By Mandi Bierly
Updated June 03, 2010 at 05:42 PM EDT
Everett Collection

Image Credit: Everett CollectionIt’s hard to imagine that originally, producers asked Rue McClanahan to read for the role of Rose on The Golden Girls. They’d wanted Betty White to play Blanche, a part McClanahan knew she was perfect for. Luckily, pilot director Jay Sandrich agreed. “I said to [Rue], ‘You’re really wonderful, but I don’t believe for a second that you’re innocent. Would you read Blanche?'” he told EW in 2005, when the magazine did a 20th anniversary oral history of the show. “Ruesy took Blanche out into orbit where I never would have gone. She flew off like a butterfly with that role,” White said. McClanahan explained how: “I gave [Blanche] the assurance that my sister has always had: Walk into a group of men and just lay ’em low! I was using this phony accent that sounded like a cross between British and Southern and cornball.”

Today, you can’t turn on the TV without hearing the sound of McClanahan’s voice. Though she’s gone — McClanahan died this morning at age 76, following a massive stroke — she’ll continue to be there. In the morning, when you’re too tired or sick to get out of bed, and at night, when you need a good laugh to clear your mind before you drift off to sleep. Chances are, she’ll be saying something outlandish that costar Bea Arthur probably had to talk her into. “She taught me, by watching her, even back during Maude, to be outrageously courageous as a comedienne, to go out on a limb, to go farther than I’ve ever dreamed of going,” McClanahan told EW last year, when remembering the late Arthur. “Blanche had to say and do things that Rue found difficult. And it would always be Bea who said, ‘Oh say it! It’s funny!'” (Update: WE will air a “WE Remember Rue” marathon of the channel’s favorite Golden Girls episodes centering on Blanche Friday, from 5 p.m. to 1 a.m. ET.)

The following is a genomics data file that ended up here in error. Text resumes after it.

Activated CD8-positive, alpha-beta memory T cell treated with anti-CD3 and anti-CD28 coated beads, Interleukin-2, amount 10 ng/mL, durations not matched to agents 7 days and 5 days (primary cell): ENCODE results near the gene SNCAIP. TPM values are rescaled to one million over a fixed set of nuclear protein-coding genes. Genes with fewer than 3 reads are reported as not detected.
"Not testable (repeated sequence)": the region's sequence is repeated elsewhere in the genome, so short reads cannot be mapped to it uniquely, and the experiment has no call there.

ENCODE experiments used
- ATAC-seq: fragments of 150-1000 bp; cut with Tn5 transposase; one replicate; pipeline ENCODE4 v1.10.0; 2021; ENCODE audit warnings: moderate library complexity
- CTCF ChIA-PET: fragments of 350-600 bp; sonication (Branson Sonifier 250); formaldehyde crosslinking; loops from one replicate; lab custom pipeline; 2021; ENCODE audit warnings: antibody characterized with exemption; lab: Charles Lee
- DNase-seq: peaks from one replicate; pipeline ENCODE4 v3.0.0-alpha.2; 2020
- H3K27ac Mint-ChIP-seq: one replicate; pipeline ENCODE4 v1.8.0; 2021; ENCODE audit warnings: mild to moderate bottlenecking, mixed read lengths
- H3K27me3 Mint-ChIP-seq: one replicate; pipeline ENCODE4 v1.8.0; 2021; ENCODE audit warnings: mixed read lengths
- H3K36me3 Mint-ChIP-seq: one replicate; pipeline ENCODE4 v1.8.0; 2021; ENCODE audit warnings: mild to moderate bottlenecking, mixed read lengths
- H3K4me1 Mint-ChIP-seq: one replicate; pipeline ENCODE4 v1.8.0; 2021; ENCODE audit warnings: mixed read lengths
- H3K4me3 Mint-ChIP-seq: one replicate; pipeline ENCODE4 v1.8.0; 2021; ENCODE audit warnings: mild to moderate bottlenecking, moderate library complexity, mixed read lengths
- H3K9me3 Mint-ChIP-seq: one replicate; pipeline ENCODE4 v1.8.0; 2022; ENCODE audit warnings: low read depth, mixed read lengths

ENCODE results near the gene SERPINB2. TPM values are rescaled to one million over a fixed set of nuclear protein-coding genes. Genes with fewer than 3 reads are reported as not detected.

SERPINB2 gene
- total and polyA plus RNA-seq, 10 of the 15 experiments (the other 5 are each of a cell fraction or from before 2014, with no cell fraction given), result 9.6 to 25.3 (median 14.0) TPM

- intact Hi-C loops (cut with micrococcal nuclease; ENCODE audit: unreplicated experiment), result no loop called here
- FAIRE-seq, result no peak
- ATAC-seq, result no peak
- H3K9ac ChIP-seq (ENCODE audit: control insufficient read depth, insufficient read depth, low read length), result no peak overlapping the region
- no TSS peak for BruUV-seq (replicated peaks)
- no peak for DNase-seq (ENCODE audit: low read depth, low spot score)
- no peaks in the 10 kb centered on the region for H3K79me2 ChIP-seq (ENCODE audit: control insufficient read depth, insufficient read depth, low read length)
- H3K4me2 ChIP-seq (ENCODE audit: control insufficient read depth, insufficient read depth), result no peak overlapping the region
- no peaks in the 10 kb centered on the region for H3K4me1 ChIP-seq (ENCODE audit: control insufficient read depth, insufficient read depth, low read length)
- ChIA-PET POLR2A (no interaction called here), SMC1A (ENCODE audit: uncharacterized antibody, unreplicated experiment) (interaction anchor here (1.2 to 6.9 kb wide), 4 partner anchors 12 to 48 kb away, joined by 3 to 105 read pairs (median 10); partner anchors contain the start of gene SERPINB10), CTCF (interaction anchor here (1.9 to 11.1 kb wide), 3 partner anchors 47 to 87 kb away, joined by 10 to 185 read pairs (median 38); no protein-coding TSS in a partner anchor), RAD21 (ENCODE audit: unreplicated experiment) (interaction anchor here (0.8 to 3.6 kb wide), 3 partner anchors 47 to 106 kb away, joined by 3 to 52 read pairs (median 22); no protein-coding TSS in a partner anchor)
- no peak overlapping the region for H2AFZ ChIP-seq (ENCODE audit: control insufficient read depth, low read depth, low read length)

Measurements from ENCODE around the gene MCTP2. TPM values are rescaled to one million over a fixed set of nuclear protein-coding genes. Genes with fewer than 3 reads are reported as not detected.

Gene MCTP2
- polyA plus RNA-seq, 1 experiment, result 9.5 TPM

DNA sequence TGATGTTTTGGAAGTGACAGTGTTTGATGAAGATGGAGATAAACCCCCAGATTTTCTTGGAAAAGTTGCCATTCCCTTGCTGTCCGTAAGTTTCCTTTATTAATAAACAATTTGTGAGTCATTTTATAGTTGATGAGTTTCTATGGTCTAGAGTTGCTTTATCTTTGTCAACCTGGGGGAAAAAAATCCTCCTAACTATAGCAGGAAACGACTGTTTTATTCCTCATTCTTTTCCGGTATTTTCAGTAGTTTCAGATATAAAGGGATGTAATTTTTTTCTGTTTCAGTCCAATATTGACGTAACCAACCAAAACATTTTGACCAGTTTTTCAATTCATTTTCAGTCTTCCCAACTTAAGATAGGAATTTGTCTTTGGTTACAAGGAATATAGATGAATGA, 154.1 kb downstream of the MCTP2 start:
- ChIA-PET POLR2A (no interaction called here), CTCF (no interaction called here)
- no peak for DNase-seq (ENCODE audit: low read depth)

What’s your favorite Blanche quip? Leave it below, and know that McClanahan knew how much you loved her. Whether you were young: “I got oodles of letters from kids who wanted to move in with us,” she told us in 2005. “My youngest fan was a 3-year-old who stopped me in an elevator. Now, you know that he wasn’t catching on to the double entendres.” Or slightly older: “I’ve got fan mail saying, ‘Thank you for allowing me to act and dress like I feel. Because in those days, when you were over 50, you were supposed to be wearing certain types of clothes and behaving a certain way. Women were writing saying, ‘Thank you, thank you, thank you for the freedom, for the release, for the permission.'”

More Rue McClanahan:

Book review: ‘My First Five Husbands…and the Ones Who Got Away’ by Rue McClanahan (2007)